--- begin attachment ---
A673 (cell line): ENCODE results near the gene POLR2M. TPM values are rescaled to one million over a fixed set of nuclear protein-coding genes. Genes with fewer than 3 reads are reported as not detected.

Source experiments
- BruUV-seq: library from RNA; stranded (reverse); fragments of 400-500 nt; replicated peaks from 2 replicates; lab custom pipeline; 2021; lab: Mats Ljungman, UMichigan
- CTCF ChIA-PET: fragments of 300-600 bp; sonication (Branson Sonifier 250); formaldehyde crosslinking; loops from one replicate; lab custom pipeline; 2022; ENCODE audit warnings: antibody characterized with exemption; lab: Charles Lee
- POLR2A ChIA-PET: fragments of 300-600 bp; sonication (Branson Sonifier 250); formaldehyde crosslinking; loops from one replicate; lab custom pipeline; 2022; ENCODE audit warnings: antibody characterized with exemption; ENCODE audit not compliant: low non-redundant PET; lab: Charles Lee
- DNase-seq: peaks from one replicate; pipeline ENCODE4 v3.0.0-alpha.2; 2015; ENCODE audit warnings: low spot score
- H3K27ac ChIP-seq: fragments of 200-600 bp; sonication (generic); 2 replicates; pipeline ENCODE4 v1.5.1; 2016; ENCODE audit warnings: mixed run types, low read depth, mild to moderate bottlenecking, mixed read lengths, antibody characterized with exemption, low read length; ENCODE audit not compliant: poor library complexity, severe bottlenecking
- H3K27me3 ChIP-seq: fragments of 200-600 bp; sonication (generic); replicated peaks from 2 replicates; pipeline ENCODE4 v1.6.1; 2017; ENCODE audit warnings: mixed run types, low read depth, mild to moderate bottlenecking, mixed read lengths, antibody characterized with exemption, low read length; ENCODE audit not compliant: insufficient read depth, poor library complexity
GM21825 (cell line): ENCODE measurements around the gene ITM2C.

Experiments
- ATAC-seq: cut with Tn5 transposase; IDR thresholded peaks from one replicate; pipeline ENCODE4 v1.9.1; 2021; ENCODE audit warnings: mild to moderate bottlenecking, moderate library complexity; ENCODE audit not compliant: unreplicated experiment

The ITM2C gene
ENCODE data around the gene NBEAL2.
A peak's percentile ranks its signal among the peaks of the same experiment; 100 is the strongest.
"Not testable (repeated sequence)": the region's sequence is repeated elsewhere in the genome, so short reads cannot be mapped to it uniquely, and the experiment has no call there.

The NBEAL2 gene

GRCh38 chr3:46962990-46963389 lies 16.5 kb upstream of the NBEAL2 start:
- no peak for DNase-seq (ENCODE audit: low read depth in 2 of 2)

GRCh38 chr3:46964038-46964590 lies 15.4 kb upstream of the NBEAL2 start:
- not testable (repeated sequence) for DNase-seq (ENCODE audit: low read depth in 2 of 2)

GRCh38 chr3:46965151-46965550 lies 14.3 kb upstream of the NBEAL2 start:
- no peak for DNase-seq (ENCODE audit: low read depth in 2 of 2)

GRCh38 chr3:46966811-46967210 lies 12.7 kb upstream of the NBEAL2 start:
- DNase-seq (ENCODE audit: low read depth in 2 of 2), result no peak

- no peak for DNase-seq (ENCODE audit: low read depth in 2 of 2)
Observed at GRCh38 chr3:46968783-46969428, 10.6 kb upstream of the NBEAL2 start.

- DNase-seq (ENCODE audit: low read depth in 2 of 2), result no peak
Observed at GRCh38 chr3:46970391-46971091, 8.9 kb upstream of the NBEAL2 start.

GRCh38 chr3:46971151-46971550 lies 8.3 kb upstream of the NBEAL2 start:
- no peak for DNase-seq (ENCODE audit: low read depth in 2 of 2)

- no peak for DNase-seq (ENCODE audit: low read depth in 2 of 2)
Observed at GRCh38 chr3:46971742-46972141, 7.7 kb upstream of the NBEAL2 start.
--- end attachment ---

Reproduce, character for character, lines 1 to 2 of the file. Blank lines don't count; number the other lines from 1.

A673 (cell line): ENCODE results near the gene POLR2M. TPM values are rescaled to one million over a fixed set of nuclear protein-coding genes. Genes with fewer than 3 reads are reported as not detected.

Source experiments